Blocking new crime agency 'is mistake' says David Ford
A new policing agency, described as the "British FBI", will not be able to operate in Northern Ireland in the same way as the rest of the UK.
Sinn Féin and the SDLP have blocked a move to give the National Crime Agency (NCA) the powers to carry out police operations and recruit agents.
The NI justice minister said blocking the legislation was a mistake.
The NCA will target crime gangs across local, national and international borders.
Its head is Keith Bristow. He will be directly accountable to Home Secretary Theresa May for the agency's actions - not to the chief constable of the PSNI, the Policing Board or the Police Ombudsman.
Many of the policing powers being given to the NCA have been devolved to the Northern Ireland Assembly, therefore it has to agree to give Westminster authority to exercise those powers.
These include NCA officers being given:
- the powers of a police constable in Northern Ireland;
- the authority to carry out searches and make arrests;
- the ability to conduct surveillance operations;
- the ability to recruit and run informers and agents.
The agency would also be responsible for recovering assets from criminals.
However, Sinn Féin and the SDLP have refused to support the move - which means the powers will not be extended to Northern Ireland.
Justice Minister David Ford said he believed blocking the legislation is a mistake that could have serious implications for the police.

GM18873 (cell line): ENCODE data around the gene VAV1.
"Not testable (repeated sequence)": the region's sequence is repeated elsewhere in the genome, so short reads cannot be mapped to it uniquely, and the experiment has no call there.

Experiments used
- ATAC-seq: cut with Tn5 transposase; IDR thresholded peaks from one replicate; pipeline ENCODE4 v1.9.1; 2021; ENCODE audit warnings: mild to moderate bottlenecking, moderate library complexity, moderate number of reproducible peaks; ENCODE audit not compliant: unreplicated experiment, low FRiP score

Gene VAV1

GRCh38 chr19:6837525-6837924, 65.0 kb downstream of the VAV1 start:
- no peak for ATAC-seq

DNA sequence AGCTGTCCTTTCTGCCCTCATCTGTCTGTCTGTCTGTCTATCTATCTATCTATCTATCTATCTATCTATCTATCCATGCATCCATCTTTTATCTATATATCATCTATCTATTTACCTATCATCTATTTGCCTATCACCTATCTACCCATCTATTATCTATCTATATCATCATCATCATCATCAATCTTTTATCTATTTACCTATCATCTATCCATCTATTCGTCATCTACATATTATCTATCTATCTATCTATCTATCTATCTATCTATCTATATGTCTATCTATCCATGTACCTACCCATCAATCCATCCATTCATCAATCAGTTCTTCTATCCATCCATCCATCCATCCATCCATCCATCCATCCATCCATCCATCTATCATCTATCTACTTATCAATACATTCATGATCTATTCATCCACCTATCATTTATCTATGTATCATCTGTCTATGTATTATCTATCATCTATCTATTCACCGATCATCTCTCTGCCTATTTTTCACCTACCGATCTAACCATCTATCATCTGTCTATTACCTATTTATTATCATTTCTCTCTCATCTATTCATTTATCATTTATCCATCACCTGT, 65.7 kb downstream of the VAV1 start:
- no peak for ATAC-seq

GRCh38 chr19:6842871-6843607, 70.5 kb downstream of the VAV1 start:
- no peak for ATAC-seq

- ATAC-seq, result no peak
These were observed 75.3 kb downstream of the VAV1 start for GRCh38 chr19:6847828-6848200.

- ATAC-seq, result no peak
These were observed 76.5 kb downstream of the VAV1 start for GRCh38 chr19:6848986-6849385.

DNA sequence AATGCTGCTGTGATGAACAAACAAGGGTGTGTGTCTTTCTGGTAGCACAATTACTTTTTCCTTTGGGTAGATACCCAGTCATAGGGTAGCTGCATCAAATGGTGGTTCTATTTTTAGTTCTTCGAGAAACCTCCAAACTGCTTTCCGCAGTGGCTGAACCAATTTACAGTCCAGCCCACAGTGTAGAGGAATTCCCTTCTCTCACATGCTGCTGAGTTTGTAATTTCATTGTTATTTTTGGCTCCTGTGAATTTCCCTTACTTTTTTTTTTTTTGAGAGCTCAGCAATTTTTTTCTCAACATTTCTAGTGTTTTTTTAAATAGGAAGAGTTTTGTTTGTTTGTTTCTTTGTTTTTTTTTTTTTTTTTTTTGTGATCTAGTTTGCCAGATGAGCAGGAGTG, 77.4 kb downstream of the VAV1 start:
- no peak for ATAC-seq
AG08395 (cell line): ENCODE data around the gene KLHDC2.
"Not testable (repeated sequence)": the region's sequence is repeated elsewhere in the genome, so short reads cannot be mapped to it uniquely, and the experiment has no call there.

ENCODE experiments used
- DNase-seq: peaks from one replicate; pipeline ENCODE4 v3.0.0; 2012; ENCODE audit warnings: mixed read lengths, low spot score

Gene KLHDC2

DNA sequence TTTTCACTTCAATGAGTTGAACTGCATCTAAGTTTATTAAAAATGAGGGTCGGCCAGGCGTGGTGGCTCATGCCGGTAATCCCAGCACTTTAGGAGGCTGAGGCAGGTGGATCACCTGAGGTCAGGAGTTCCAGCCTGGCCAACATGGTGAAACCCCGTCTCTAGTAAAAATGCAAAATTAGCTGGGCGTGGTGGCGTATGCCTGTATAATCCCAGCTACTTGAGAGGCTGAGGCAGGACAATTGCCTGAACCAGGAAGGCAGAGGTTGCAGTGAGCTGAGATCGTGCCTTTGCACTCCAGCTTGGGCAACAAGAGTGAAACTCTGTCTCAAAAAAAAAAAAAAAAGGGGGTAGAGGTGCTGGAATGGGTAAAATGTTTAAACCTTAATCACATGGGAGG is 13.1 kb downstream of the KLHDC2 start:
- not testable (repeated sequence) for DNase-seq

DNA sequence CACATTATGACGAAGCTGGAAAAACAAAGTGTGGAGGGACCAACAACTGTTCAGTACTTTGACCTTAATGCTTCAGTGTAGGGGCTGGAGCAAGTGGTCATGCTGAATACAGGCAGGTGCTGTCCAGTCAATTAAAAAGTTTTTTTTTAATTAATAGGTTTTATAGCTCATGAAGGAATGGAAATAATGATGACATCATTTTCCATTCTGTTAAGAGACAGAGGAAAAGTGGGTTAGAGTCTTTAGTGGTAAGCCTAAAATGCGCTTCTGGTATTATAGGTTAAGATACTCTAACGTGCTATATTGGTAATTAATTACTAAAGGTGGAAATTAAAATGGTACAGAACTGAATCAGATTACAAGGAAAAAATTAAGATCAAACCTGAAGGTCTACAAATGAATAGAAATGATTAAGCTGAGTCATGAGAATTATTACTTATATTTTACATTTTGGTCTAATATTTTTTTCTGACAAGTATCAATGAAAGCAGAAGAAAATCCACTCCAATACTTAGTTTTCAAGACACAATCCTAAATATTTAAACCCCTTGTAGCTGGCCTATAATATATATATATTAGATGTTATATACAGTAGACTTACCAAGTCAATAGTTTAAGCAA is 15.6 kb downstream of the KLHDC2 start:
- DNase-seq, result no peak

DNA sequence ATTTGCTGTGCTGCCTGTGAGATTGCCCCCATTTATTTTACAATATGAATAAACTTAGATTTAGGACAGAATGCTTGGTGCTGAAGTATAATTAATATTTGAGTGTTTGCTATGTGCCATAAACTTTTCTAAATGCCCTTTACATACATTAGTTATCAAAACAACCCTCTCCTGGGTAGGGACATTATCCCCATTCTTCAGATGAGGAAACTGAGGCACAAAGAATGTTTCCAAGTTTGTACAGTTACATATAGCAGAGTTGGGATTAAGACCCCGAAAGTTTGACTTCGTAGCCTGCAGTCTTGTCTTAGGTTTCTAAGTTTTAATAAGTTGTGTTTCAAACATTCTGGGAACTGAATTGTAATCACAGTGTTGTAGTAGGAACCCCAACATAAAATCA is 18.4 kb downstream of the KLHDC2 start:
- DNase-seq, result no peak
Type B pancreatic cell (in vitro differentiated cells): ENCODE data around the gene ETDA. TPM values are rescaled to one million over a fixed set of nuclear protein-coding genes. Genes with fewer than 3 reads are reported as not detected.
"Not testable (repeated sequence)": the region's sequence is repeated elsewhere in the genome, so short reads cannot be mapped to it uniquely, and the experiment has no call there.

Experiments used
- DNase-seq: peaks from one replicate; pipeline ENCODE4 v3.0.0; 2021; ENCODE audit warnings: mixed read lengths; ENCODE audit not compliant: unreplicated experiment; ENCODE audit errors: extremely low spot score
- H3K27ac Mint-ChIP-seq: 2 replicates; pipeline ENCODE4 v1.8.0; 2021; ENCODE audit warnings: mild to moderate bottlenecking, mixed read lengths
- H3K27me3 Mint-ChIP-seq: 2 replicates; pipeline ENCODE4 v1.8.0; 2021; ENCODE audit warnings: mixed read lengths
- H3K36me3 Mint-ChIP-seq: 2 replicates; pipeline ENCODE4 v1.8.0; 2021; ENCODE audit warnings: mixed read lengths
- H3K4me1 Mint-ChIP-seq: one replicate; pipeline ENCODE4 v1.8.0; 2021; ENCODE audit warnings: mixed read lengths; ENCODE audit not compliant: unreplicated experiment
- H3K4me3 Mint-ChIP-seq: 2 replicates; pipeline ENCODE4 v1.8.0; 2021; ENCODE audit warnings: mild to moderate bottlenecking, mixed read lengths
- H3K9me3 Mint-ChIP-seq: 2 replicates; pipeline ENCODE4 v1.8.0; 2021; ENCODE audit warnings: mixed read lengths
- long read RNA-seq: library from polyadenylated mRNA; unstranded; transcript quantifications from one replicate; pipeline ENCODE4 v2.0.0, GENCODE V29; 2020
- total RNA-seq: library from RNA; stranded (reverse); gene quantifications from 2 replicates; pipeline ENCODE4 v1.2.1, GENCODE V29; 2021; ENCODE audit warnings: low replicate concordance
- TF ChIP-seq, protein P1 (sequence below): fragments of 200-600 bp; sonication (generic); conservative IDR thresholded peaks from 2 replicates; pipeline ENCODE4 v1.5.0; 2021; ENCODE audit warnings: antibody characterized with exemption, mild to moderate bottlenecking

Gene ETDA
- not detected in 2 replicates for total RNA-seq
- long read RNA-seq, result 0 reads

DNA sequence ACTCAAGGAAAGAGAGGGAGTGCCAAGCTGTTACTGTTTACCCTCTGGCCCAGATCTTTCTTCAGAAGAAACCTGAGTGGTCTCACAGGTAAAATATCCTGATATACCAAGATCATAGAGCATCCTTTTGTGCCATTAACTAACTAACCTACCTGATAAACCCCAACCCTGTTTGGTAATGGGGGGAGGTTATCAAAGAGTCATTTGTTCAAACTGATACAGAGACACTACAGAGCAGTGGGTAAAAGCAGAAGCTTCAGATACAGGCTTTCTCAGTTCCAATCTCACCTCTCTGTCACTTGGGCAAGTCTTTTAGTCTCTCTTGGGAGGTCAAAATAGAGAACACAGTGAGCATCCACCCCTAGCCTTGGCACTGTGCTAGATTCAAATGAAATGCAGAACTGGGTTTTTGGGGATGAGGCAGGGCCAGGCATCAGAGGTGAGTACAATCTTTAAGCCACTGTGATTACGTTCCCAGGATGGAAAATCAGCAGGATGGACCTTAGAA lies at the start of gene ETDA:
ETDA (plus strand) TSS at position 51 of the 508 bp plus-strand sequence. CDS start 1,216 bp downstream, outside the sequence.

"There is a real danger if it does not go ahead there will be very significant costs to the police both in terms of time and finances and that we will have an inferior response to the serious organised crime that we face," he said.
But Sinn Féin said approving the legislation would undermine devolved policing and justice powers.
"It is right to block this," said Pat Sheehan, MLA.
"We went through long arduous negotiations to have policing and justice powers devolved. Westminster is trying to take those powers away when what we want to do is assert the primacy of the executive and assembly here."
However, the DUP accused the party of playing politics with policing.
Ian Paisley Jnr said: "The NCA is set up to deal with pornography, sex crimes, the transit of prostitutes... to deal with internationally based criminality. Why would anyone want to be on the wrong side of that argument?"
The police are understood to share the justice minister's concerns about the potential implications of the decision.
The PSNI has repeatedly warned that Northern Ireland is increasingly being targeted by international crime gangs operating on a global scale. They believe that cooperation with the NCA is essential.